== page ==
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On a quiet Friday in July, Larry Sonsini, the best-known lawyer in Silicon Valley, dropped a bomb on his partners at Wilson Sonsini Goodrich & Rosati: He was preparing to join Silver Lake Partners, a private equity firm with billions invested in tech companies like Ameritrade, Seagate Technology and Thomson, as chairman. As one lawyer tells it: “On July 29 he decided he was leaving, and a press release was drafted.” Almost immediately, Sonsini’s partners went to work. “There was,” says the lawyer, “an intense lobbying effort from Friday until Sunday to get him to change his mind.” Says another: “It was a very emotional weekend.” Who could fault them? There are other successful rainmakers at the firm, but none of them have Sonsini’s ties to the technology chiefs and venture capitalists who control Silicon Valley. And Wilson is a firm built, in large part, on Sonsini’s personality and business acumen: He joined the firm fresh from law school in 1966, when it was just a four-person shop, and helped build it into the largest and most influential law firm in the Valley. Even though the firm has a talented bench, Sonsini’s departure would have been perceived by competitors and clients as a body blow. “There’s depth at the firm, but Larry is one cut above the others. His stature and demeanor in the boardroom are hard for other lawyers to achieve,” says client Eric Benhamou, himself a Valley titan who chairs 3Com Corp. and palmOne Inc., and runs his own venture capital firm. It was a close call, but the lobbying effort paid off. Sonsini stayed, and weeks later, as he recounted the tale from the firm’s Palo Alto headquarters, he tried hard to downplay its significance: He says he wasn’t really “that close” to taking the job. Rather, he envisioned trying to carve out a dual role at Wilson and Silver Lake. “There’s no way I would leave this firm; it’s my alter ego,” he says. “In the end, I thought it would be difficult to do both. My heart is very much in this place. The thought of not being an adviser to Steve Jobs or Google is not part of my makeup.” And though Sonsini says he felt no pressure from partners to turn down the job, he acknowledges, “I think my partners like me a lot, and they didn’t want me to leave.”
Wilson Sonsini (Fiscal Year 2004)Gross Revenue: $377,500,000Revenue per Lawyer: $700,000Profits per Part-ner: $865,000Number of At-torneys: 540Source: Am Law 200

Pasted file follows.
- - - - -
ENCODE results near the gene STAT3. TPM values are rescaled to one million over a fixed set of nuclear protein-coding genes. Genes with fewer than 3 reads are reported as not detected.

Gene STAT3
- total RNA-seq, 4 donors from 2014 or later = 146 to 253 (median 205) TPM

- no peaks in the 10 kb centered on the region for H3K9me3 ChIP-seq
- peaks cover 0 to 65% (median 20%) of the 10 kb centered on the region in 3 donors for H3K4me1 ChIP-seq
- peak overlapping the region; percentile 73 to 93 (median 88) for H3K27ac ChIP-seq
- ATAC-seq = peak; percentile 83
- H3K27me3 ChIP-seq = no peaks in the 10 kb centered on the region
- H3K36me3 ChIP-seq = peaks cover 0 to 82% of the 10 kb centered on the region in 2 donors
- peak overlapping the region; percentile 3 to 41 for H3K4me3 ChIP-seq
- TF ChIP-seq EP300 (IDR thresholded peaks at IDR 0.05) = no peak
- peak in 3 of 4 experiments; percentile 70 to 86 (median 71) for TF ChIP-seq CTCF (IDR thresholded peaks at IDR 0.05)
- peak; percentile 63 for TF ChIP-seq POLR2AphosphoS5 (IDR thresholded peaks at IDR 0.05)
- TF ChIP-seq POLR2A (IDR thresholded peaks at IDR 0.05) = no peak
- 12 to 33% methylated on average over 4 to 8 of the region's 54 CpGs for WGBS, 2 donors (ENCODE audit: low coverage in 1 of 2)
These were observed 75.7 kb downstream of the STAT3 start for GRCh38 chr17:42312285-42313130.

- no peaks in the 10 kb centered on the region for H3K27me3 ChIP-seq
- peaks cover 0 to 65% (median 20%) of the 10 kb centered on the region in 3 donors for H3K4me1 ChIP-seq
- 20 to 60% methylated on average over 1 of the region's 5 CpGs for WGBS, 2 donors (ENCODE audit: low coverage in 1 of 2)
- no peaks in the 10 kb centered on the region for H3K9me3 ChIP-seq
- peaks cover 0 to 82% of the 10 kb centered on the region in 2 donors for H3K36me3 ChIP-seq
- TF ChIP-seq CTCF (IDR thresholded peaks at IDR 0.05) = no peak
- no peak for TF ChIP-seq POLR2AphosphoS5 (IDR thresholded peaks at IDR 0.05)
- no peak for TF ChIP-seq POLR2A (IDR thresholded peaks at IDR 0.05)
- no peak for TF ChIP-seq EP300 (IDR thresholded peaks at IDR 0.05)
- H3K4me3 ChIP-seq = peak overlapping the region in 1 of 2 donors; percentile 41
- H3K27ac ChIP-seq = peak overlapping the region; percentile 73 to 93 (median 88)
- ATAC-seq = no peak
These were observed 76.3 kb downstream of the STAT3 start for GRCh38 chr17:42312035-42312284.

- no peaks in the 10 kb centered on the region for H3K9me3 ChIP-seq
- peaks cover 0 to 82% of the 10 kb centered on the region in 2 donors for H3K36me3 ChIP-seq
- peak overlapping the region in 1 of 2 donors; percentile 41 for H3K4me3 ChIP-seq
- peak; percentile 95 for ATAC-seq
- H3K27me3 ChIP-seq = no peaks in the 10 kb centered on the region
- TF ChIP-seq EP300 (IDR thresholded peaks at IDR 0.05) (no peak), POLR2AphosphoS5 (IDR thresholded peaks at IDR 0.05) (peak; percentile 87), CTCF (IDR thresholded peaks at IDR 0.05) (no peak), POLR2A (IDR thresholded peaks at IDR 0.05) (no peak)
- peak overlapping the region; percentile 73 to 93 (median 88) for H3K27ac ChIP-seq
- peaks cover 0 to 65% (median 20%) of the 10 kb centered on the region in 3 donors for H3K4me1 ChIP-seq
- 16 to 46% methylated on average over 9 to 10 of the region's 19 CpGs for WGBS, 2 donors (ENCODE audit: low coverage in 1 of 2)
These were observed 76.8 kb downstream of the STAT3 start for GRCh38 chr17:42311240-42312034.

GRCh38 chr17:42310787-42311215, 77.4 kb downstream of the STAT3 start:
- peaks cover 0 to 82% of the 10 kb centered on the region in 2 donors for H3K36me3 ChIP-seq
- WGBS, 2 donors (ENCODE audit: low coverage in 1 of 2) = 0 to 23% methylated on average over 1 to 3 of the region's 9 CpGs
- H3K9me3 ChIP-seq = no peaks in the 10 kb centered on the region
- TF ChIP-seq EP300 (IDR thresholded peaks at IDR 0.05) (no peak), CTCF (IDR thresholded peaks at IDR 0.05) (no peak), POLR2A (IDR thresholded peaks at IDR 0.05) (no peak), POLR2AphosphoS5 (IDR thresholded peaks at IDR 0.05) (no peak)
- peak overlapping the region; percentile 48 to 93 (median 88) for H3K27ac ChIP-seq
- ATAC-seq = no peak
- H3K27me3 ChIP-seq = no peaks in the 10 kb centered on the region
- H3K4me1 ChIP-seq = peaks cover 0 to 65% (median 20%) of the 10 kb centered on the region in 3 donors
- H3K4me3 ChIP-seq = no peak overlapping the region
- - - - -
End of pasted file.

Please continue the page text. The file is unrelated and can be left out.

“Like” might be an understatement. “We love Larry,” says litigation partner Boris Feldman, a member of the management team. “We all hope and pray that we’ll get another 15 years out of him.” Of course, there’s no guarantee that Sonsini won’t be tempted again � though he now says Silver Lake is his last flirtation with venturing outside of the firm. (“I got a glimpse of the other side of the fence,” he says.) But the whole episode left Wilson partners to ponder a question they are clearly loathe to face: What happens after Larry? It’s breakfast time at Palo Alto’s Il Fornaio Cucina Italiana, one of the smarter restaurants in town, and it’s busy again. Young technology turks in polo shirts are chattering in Silicon Valley-speak: “I have VCs who are already on board,” says one. “Our business model is truly unique,” chimes in another. The Valley is returning to life after years of post-dot-com-bust malaise. Deal flow has picked up significantly: This year Wilson alone has advised Google Inc. on its $4 billion secondary offering (it also did its initial public offering the year before), Dolby Laboratories Inc. on its $500 million IPO and Infosys Technologies Limited on its $1 billion secondary offering. Profits per partner, which have been flat for years, are expected to top $1 million in 2005, says John Roos, a partner and Wilson’s chief executive officer. “We went through the biggest boom in the country in the late ’90s, then the worst downturn of any sector,” says Roos. “Despite that, we’ve emerged strong, profitable and debt-free.” But not competition-free. Where once Wilson was the undisputed king of the Valley deal, other players now sit at the table. These days it’s just as likely that Latham & Watkins or a New York firm like Davis Polk & Wardwell will be handling a Valley IPO or merger and acquisition deal as well. “We are direct competitors with Wilson,” says Latham partner Christopher “Kit” Kaufman, one of the Valley’s top rainmakers. “No other major firm has had the kind of impact on the Valley that we’ve had, and that vexes Wilson,” adds Latham partner Alan Mendelson. “We have the skills and the global footprint, and we are uniquely suited to intrude on all of Larry’s circles.” “Larry’s circles” are part of the legal business lore in the Valley. Sonsini’s business strategy has been to grow the firm by serving the three phases (or “circles,” as Sonsini refers to it) of a technology company: startup, IPO, maturity. Of course, many companies never make it past the startup phase, but that’s fine under the Sonsini concept as long as there are future Googles to nurture. The Wall Street firms in the Valley never really bought into the three-circle idea. The reason is simple: Fledgling companies can’t pay their rates; the big bucks are made on IPOs and other more sophisticated transactions. “We focus on corporate clients that are already public,” says Alan Denenberg, a partner at Davis Polk in Menlo Park. “We don’t pursue early company work; we focus on New York-type of work,” says Richard Capelouto, a partner at Simpson Thacher & Bartlett in Palo Alto. But Latham is one powerhouse firm that doesn’t mind servicing newbies. “We do startups and hostile M&As,” says Kaufman, adding that Latham is “in tune with Silicon Valley’s [entrepreneurial] ethos” but also has “New York capability.” Wilson Sonsini is also getting heat from O’Melveny & Myers, where four of its partners moved this past year (corporate lawyer Kurt Berney, who’s now at O’Melveny’s Shanghai office; and M&A lawyers Michael Kennedy, Michael Dorf and Steve Camahort, all based in San Francisco). Says O’Melveny partner Howard Chao: “Wilson is a very large force here, but we intend to take market share from them.” Clearly, that will take a while. Kaufman concedes that “Wilson Sonsini is our biggest competitor, so, by definition, they are strong.” And client Sayed Darwish, general counsel of Polycom Inc., raves that Wilson is “the go-to firm in the Valley.” One reason Wilson Sonsini remains so formidable is sheer size: At 600 lawyers, 448 of whom are in Palo Alto, it eclipses all other firms in the vicinity. (Latham has about 80 lawyers in the Valley, and O’Melveny has 60, while most Wall Street firms have far fewer lawyers.) Another reason is that the other firms don’t have Larry Sonsini. Trim and nattily turned out in one of his Italian suits, Sonsini is very much in his prime. He is still a trusted adviser to the Valley royals, like Apple Computer Inc.’s Steve Jobs; still a sought-after corporate board director (he’s a director of Echelon Corp., LSI Logic Corp., PIXAR Animation Studios and SVB Financial Group); and still the rainmaker’s rainmaker. But he’s also getting older. And that has triggered some reflection about the future of his firm. At 64, Sonsini “finally realizes he’s mortal, and he wants his legacy,” says one of his partners. Earlier this year, Sonsini � a well-known control freak � surprised many in the Valley when he ceded his role as chief executive officer at Wilson to corporate partner Roos. Sonsini remains the firm’s chairman; Jeffrey Saper, the firm’s managing director of business development, is the vice-chair. Both youthful-looking, Roos, 50, and Saper, 57, form the core of the firm’s succession plan. As Sonsini slips into the role of senior statesman, they are picking up much of the day-to-day. Sonsini says he’s sharing more in the way of his business and client relationships as well: “For every account I have, there are two partners on it,” he explains. “I don’t send out bills under my name.” These days, Sonsini says, “I am involved in strategy, going after clients, advising on difficult corporate governance issues and high-end mergers.” But clearly, he hasn’t let go completely. He admits that he’s still involved in “compensation � but not about where associates salaries will be next year � new members and laterals.” All in all, he gives himself good marks for the transition: “Stepping away as CEO and chair was healthy. I like the way I’ve responded.” Implementing a succession plan has long been a touchy subject at Wilson. The firm has a reputation for infighting among powerful rainmakers. Without Sonsini, some worried that the firm could be torn apart. So far, the transition has been sticking. “People thought partners would go behind John Roos’ back to get to Larry, but that didn’t happen,” says Feldman. And while former lawyers say partners with big books of business still run their own silos (Wilson Sonsini speak for rainmakers who control practices and resources at the firm), and partners occasionally pitch the same clients for business, the most destructive infighting over clients and money has ended. “It’s not a Brobeck [Phleger & Harrison], where there was so much dissension,” says Avis Caravello, a San Francisco recruiter. “I don’t see them cannibalizing themselves.” A key reason is the economic downturn. Wilson partners seem to have learned a lesson about group survival: “What doesn’t kill you will make you stronger,” says Saper of the down years. “The only way for us to survive is to demonstrate we’re one firm.” The message the partners want to convey is that succession is already under way. “Larry is an important symbol for the firm. But the glue is the other people,” says Roos. “We’re already in the institutional stage.” Despite the tech downturn, which some partners seem to regard as a sort of purgatory, the firm is more committed than ever to the technology sector. “We have the best brand in the tech sector in the country,” says Sonsini. “Building out this brand on a global basis is essential.” Adds Roos: “We’re not interested in a diversified model, because we believe it dilutes the brand.” Transforming the firm into a “global technology law firm,” says Roos, is the “challenge of our generation” � a goal he intends to achieve in “this decade.” Wilson Sonsini’s lofty stature in tech is hard to dispute, but trading that up for national, much less international, recognition is a long shot. So far, the firm has had limited success in venturing beyond the Valley. Though it has offices around the country (Austin; New York; Reston, Va.; Salt Lake City; San Diego; San Francisco; and Seattle), most of them are tiny (20-30 lawyers) compared to Palo Alto, and none of them, aside from New York, is in a major financial center. Launched in 2000, in the waning days of the tech boom, the New York office had been Wilson Sonsini’s most ambitious foray � and its most conspicuous failure. “We got hit when Silicon Alley went away,” says Roos about the firm’s quixotic pursuit of venture-backed tech business in New York. Managed originally by two former Brobeck partners, now long gone, the New York office languished for years without a resident partner. (Last year the office only had five lawyers.) Recently, the home office finally decided to beef up the office by focusing on securities and white-collar litigation and hiring laterals. (This year, the firm brought on antitrust partners Jonathan Jacobson and Charles Biggio from Akin Gump Strauss Hauer & Feld, and litigator Gideon Schor, litigation director for the Americas of Credit Suisse First Boston.) Roos says that the office has about 25 lawyers and is profitable, though the firm would not provide numbers. But being in the black doesn’t mean that it’s yet a credible New York office. Conspicuous by absence are laterals with major Wall Street experience. “It will be slow, and it will continue to be a work in progress,” sums up Sonsini about the buildup. As another Wilson Sonsini partner puts it: “Why would you go here when you can go to one of the big Wall Street firms?” Not having the New York chip in play, say its competitors, is one reason Wilson Sonsini will have a hard time in the national and international arena. “Having a New York and D.C. office is important for a global firm,” says Latham’s Mendelson. “New York is the center of the financial world, and D.C. is the center of the regulatory world.” Increasingly, he adds, New York banks are calling the shots on deals in the Valley. Though the China market is even riskier than New York, Wilson Sonsini’s Shanghai effort might be a better bet, say competitors. The reason is that Wilson’s China practice is being spearheaded by Carmen Chang, a rainmaker so prolific that Sonsini gave her carte blanche to hire her own associates when she was just a third-year associate herself. She’s got “great connections and a proven track record,” says O’Melveny & Myers partner Howard Chao. But the notion that Wilson Sonsini’s brand will carry in China might be wishful thinking: “People didn’t know O’Melveny until we got there,” says Chao, who arrived in China in 1994. “I don’t want to sound arrogant, but we have the China practice. [Wilson] is just applying for their license there.” In fact, Wilson Sonsini could have easily gone to China years ago. In 2003 Carmen Chang left to go to Shearman & Sterling’s Menlo Park office precisely because Wilson Sonsini wouldn’t open a China office. It wasn’t until this summer, after losing Berney, a Palo Alto-based lawyer who was heading up Wilson’s effort to break into China, to O’Melveny, and promptings by clients with China business, that Wilson lured Chang back by promising her a China office. So why did Wilson Sonsini let Chang go in the first place? The irony is that the firm, which prides itself on its willingness to gamble on startups, is extremely risk-adverse. “We have been conservative because I have been conservative,” says Sonsini. “I don’t like opportunistic moves. We’re going to China because we have so much business there.” Adds litigation partner Feldman: “This is the most client-driven firm in America. We didn’t go into China until clients demanded it … they were pushing us to get Carmen [Chang] back.” For all its reach and ambition, Wilson came of age as a provincial powerhouse, and that mind-set can be hard to shake. Especially when the province that Wilson helped build seemed destined to be the center of the new world. “If you live and work here, and you’re doing well, why mess with it?” asks headhunter Carl Baier, a former Wilson Sonsini associate. The provincialism continues. While Sonsini is a figure in boardrooms coast-to-coast, some of his partners like to stick closer to home. Until just a few years ago, none of the management committee members had been to Asia. And while Roos says there’s “overwhelming buy-in” for the firm’s New York office, the firm doesn’t have targets for growth there. “There was a battle over New York. People wanted to close it,” says litigation partner Bruce Vanyo, who pushed to strengthen the office. “Lots of partners wanted a regional firm.” Vanyo, who almost bolted a year and a half ago for Weil, Gotshal & Manges, says he stayed only after “multiple partners on the senior team” assured him that the firm would expand beyond the Valley. So does he feel the firm is now moving in the right direction? He demurs, “There’s disagreement about how quickly it’s moving.” There’s also some confusion about how “New Yorky” the office should be. Though partners such as Steven Bochner and Chang say it’s essential to build the capital market practice and relationships with investment banks in New York, others like Feldman seem dismissive about that need. “I relish not having New York investment banks as clients; it’s more satisfying working with companies,” says Feldman. Part of that is just defensiveness, of course. It also hints at Wilson Sonsini’s self-perception as the outsider, the overnight sensation that’s never been quite accepted by the establishment (read: New York firms). “Their line is, ‘You guys are cattle ranchers,’” says Bochner about the attitude of Wall Street firms. Despite Sonsini’s board membership on the New York Stock Exchange (2001-03) and the firm’s long list of headline deals, Bochner says the New York establishment is a “club” that’s hard to break into. That prejudice is real, say a number of the firm’s former lawyers, clients and headhunters. “People love to hate Wilson,” says Baier. “But I think it’s an impressive place.” Even for hostile takeovers, “I think it’s just as good as Wachtell,” says Nektar Therapeutics general counsel Nevan Elam, who says he went toe-to-toe against the legendary M&A firm when he was a Wilson partner. Elam adds that New York firms frequently have the edge with clients, because board members insist on using established names. While Wilson Sonsini � the firm � may be cast as a second-bit player, Sonsini the man is one of a handful of lawyers with rock star status. He’s a boldface name, along with Martin Lipton, Joseph Flom and David Boies. Which brings us back to the wild card in the firm’s future: the cult of Larry. “When you think of Wilson Sonsini, you think of Larry,” says Davis Polk’s Alan Denenberg. “He has an extraordinary ability to make clients feel they’re his only clients.” Indeed, though the firm boasts it now has 20-25 partners who have developed at least $5 million of business of their own, it’s hard to escape Sonsini’s shadow. Sonsini still has a book of business estimated at $50-75 million and a brand name that attracts even more. By now, Sonsini is getting weary of all the questions and fuss over the Silver Lake opportunity. But he says Silver Lake provides a lesson that “there’s the reality that this might happen one day” � meaning that he won’t be at the firm forever. And here Sonsini sounds a bit like the loving but tough parent who tosses his child into the deep waters to force him to swim. Indeed, some partners believe that Sonsini made noises about joining Silver Lake just to scare them. It was the same scenario when he toyed with the idea of heading up the New York Stock Exchange two years ago (he declined the post and left the board with several other members after the scandal over Stock Exchange chairman Richard Grasso’s compensation). “He’s supportive, but he also likes to mess with your head,” says one Wilson partner. Like a parent, Sonsini also wants to pass on a certain core value to his progeny, which, in this case, is the Wilson Sonsini culture. “It’s very individualistic,” says Sonsini. “You can work on anything you want so long as it’s part of the firm’s mission.” An important part of that culture is staying edgy, never being completely comfortable: “There was tension and competitiveness [in the firm] as we built clients,” says Sonsini. “But the tension was not all bad � it goes to the entrepreneur culture. I didn’t want to build a fraternity.” It’s a lesson that many of his partners seem to take to heart. “Most big law firms are fungible; we’re truly unique,” says Feldman. Says Bochner: “We have thrived and survived in this market, and it’s not just luck. We are slugging it out every day.” There’s no security even with clients that the firm has nurtured since day one, he adds: “Loyalty goes away at the time of the IPO.” So after all these years, Wilson Sonsini is still on the edge. It’s still the upstart with a chip on its shoulder. But now, it’s also entering another chapter. In this generation, the firm is maturing as an institution, says Roos, but “we still want that hustle, that hunger.” So far, that’s been the recipe for the firm’s success. Who knows? Being hungry and insecure might just take it to greater glory. Even without Larry. Vivia Chen is a reporter with The American Lawyer, a Recorder affiliate based in New York City.